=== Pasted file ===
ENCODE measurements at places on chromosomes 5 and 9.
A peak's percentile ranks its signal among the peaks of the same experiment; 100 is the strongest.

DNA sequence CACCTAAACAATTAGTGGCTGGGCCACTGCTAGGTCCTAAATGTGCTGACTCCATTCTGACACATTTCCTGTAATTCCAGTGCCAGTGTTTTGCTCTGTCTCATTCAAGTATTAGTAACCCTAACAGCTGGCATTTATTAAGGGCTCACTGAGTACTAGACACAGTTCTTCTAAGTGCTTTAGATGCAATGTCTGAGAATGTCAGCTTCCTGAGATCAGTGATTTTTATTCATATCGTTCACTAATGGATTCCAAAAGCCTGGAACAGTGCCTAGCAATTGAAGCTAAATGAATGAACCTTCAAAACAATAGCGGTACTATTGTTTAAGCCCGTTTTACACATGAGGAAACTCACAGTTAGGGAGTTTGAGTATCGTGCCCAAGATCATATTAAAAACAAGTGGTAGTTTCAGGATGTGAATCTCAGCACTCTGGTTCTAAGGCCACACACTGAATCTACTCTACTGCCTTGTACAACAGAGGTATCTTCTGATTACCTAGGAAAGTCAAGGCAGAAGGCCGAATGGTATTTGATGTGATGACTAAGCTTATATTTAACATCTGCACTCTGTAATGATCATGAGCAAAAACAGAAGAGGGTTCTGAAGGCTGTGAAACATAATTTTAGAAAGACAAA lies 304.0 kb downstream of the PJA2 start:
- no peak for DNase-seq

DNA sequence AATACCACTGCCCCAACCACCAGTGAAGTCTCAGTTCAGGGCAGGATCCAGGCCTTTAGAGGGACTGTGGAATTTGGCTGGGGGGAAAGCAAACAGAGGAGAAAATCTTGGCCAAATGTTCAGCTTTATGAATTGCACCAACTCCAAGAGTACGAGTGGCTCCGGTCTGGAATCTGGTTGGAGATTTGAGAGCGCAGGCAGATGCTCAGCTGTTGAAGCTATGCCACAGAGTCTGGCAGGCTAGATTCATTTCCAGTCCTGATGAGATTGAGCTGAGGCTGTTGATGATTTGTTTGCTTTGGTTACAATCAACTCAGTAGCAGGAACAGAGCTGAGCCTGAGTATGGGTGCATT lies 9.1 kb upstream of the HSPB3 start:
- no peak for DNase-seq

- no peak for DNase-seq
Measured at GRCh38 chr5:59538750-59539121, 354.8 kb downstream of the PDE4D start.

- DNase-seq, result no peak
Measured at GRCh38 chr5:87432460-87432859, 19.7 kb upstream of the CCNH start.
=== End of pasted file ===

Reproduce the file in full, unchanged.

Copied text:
ENCODE measurements at places on chromosomes 5 and 9.
A peak's percentile ranks its signal among the peaks of the same experiment; 100 is the strongest.

DNA sequence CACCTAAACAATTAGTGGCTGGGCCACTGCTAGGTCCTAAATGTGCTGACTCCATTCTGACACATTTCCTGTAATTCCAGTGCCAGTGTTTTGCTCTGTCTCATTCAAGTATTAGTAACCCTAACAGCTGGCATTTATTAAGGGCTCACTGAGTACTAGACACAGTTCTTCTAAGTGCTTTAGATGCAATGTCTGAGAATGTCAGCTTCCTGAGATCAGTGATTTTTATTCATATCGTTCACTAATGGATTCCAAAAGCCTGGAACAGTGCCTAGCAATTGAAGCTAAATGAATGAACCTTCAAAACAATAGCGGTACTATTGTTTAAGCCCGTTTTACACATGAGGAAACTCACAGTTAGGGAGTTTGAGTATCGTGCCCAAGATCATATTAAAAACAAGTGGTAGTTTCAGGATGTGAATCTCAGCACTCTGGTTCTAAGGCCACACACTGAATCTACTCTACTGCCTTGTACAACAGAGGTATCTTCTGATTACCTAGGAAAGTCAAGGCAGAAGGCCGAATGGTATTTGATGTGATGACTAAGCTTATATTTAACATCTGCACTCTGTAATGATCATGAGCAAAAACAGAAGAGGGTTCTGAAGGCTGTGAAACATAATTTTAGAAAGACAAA lies 304.0 kb downstream of the PJA2 start:
- no peak for DNase-seq

DNA sequence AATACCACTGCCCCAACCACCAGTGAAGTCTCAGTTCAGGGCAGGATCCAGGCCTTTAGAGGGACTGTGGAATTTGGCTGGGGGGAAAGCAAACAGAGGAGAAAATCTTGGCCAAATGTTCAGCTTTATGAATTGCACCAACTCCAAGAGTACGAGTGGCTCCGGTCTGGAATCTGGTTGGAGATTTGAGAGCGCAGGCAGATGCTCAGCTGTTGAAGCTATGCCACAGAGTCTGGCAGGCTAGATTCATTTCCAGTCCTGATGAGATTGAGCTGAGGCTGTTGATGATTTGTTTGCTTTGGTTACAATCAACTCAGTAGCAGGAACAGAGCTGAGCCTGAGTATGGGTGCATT lies 9.1 kb upstream of the HSPB3 start:
- no peak for DNase-seq

- no peak for DNase-seq
Measured at GRCh38 chr5:59538750-59539121, 354.8 kb downstream of the PDE4D start.

- DNase-seq, result no peak
Measured at GRCh38 chr5:87432460-87432859, 19.7 kb upstream of the CCNH start.